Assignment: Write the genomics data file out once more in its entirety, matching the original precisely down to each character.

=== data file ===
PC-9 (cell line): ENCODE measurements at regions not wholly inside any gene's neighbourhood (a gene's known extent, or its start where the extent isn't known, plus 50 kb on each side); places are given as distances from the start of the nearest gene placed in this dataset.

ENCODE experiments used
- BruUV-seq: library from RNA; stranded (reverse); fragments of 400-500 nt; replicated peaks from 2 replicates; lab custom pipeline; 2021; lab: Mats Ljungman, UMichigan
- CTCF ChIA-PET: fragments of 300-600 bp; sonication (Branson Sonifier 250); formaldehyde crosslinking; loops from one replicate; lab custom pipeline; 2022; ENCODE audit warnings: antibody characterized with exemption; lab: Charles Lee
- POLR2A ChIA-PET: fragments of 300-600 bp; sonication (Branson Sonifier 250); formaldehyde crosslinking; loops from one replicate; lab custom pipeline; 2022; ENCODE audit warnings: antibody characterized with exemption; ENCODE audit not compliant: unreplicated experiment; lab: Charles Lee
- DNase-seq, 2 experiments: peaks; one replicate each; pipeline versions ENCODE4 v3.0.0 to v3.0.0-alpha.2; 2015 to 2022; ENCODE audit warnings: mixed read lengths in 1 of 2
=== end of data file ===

PC-9 (cell line): ENCODE measurements at regions not wholly inside any gene's neighbourhood (a gene's known extent, or its start where the extent isn't known, plus 50 kb on each side); places are given as distances from the start of the nearest gene placed in this dataset.

ENCODE experiments used
- BruUV-seq: library from RNA; stranded (reverse); fragments of 400-500 nt; replicated peaks from 2 replicates; lab custom pipeline; 2021; lab: Mats Ljungman, UMichigan
- CTCF ChIA-PET: fragments of 300-600 bp; sonication (Branson Sonifier 250); formaldehyde crosslinking; loops from one replicate; lab custom pipeline; 2022; ENCODE audit warnings: antibody characterized with exemption; lab: Charles Lee
- POLR2A ChIA-PET: fragments of 300-600 bp; sonication (Branson Sonifier 250); formaldehyde crosslinking; loops from one replicate; lab custom pipeline; 2022; ENCODE audit warnings: antibody characterized with exemption; ENCODE audit not compliant: unreplicated experiment; lab: Charles Lee
- DNase-seq, 2 experiments: peaks; one replicate each; pipeline versions ENCODE4 v3.0.0 to v3.0.0-alpha.2; 2015 to 2022; ENCODE audit warnings: mixed read lengths in 1 of 2